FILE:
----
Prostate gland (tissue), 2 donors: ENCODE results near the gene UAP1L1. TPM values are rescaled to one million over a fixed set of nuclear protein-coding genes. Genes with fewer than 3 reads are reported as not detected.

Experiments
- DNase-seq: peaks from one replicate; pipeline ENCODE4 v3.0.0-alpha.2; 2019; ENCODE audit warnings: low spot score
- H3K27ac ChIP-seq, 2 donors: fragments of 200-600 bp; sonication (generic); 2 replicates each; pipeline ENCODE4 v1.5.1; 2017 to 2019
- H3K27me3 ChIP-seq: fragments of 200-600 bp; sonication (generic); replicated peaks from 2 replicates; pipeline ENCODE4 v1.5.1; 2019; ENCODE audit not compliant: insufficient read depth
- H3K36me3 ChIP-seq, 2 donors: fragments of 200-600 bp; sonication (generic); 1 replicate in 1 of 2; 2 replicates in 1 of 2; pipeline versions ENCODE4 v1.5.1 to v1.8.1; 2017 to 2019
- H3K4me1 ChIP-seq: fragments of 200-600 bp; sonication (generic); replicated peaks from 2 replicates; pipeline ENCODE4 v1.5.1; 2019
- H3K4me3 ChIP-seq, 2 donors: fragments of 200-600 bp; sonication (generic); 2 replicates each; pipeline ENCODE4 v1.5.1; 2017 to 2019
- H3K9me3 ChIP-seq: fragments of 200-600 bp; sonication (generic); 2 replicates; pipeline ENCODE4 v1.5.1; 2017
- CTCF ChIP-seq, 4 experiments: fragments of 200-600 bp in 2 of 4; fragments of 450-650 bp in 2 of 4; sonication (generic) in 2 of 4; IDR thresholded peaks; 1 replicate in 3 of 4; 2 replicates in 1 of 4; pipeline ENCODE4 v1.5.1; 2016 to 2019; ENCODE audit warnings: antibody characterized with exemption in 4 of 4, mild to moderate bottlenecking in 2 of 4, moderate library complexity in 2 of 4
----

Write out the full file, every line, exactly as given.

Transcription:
Prostate gland (tissue), 2 donors: ENCODE results near the gene UAP1L1. TPM values are rescaled to one million over a fixed set of nuclear protein-coding genes. Genes with fewer than 3 reads are reported as not detected.

Experiments
- DNase-seq: peaks from one replicate; pipeline ENCODE4 v3.0.0-alpha.2; 2019; ENCODE audit warnings: low spot score
- H3K27ac ChIP-seq, 2 donors: fragments of 200-600 bp; sonication (generic); 2 replicates each; pipeline ENCODE4 v1.5.1; 2017 to 2019
- H3K27me3 ChIP-seq: fragments of 200-600 bp; sonication (generic); replicated peaks from 2 replicates; pipeline ENCODE4 v1.5.1; 2019; ENCODE audit not compliant: insufficient read depth
- H3K36me3 ChIP-seq, 2 donors: fragments of 200-600 bp; sonication (generic); 1 replicate in 1 of 2; 2 replicates in 1 of 2; pipeline versions ENCODE4 v1.5.1 to v1.8.1; 2017 to 2019
- H3K4me1 ChIP-seq: fragments of 200-600 bp; sonication (generic); replicated peaks from 2 replicates; pipeline ENCODE4 v1.5.1; 2019
- H3K4me3 ChIP-seq, 2 donors: fragments of 200-600 bp; sonication (generic); 2 replicates each; pipeline ENCODE4 v1.5.1; 2017 to 2019
- H3K9me3 ChIP-seq: fragments of 200-600 bp; sonication (generic); 2 replicates; pipeline ENCODE4 v1.5.1; 2017
- CTCF ChIP-seq, 4 experiments: fragments of 200-600 bp in 2 of 4; fragments of 450-650 bp in 2 of 4; sonication (generic) in 2 of 4; IDR thresholded peaks; 1 replicate in 3 of 4; 2 replicates in 1 of 4; pipeline ENCODE4 v1.5.1; 2016 to 2019; ENCODE audit warnings: antibody characterized with exemption in 4 of 4, mild to moderate bottlenecking in 2 of 4, moderate library complexity in 2 of 4